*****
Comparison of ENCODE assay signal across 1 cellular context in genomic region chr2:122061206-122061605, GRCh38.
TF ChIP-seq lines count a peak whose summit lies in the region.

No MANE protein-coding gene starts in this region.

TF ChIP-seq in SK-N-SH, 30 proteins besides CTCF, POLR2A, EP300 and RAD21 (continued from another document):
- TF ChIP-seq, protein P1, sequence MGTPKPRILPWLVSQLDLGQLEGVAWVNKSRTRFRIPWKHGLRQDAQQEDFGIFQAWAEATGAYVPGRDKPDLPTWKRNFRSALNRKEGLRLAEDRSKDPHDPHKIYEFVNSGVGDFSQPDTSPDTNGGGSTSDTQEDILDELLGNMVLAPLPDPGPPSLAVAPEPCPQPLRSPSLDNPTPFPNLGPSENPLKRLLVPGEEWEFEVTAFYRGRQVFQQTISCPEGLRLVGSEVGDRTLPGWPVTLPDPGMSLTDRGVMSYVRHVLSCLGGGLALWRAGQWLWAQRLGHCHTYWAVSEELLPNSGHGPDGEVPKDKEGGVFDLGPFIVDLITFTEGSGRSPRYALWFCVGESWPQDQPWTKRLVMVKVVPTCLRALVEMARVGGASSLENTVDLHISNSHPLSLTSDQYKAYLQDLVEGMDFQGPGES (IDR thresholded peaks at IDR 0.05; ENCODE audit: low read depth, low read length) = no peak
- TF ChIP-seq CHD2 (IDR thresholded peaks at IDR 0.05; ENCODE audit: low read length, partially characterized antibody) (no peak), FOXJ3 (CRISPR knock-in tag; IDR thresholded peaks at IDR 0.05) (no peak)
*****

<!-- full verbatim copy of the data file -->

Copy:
Comparison of ENCODE assay signal across 1 cellular context in genomic region chr2:122061206-122061605, GRCh38.
TF ChIP-seq lines count a peak whose summit lies in the region.

No MANE protein-coding gene starts in this region.

TF ChIP-seq in SK-N-SH, 30 proteins besides CTCF, POLR2A, EP300 and RAD21 (continued from another document):
- TF ChIP-seq, protein P1, sequence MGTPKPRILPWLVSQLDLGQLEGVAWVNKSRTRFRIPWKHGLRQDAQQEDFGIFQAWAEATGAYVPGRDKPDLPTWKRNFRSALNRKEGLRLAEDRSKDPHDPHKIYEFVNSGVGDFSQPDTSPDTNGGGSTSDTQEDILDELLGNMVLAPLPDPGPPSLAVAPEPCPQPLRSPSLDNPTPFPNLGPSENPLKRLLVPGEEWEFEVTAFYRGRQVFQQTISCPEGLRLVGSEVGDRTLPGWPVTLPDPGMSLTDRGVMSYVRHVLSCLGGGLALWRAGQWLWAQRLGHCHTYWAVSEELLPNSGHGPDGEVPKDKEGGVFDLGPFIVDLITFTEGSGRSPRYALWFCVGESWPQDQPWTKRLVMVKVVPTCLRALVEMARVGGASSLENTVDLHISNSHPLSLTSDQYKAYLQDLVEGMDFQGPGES (IDR thresholded peaks at IDR 0.05; ENCODE audit: low read depth, low read length) = no peak
- TF ChIP-seq CHD2 (IDR thresholded peaks at IDR 0.05; ENCODE audit: low read length, partially characterized antibody) (no peak), FOXJ3 (CRISPR knock-in tag; IDR thresholded peaks at IDR 0.05) (no peak)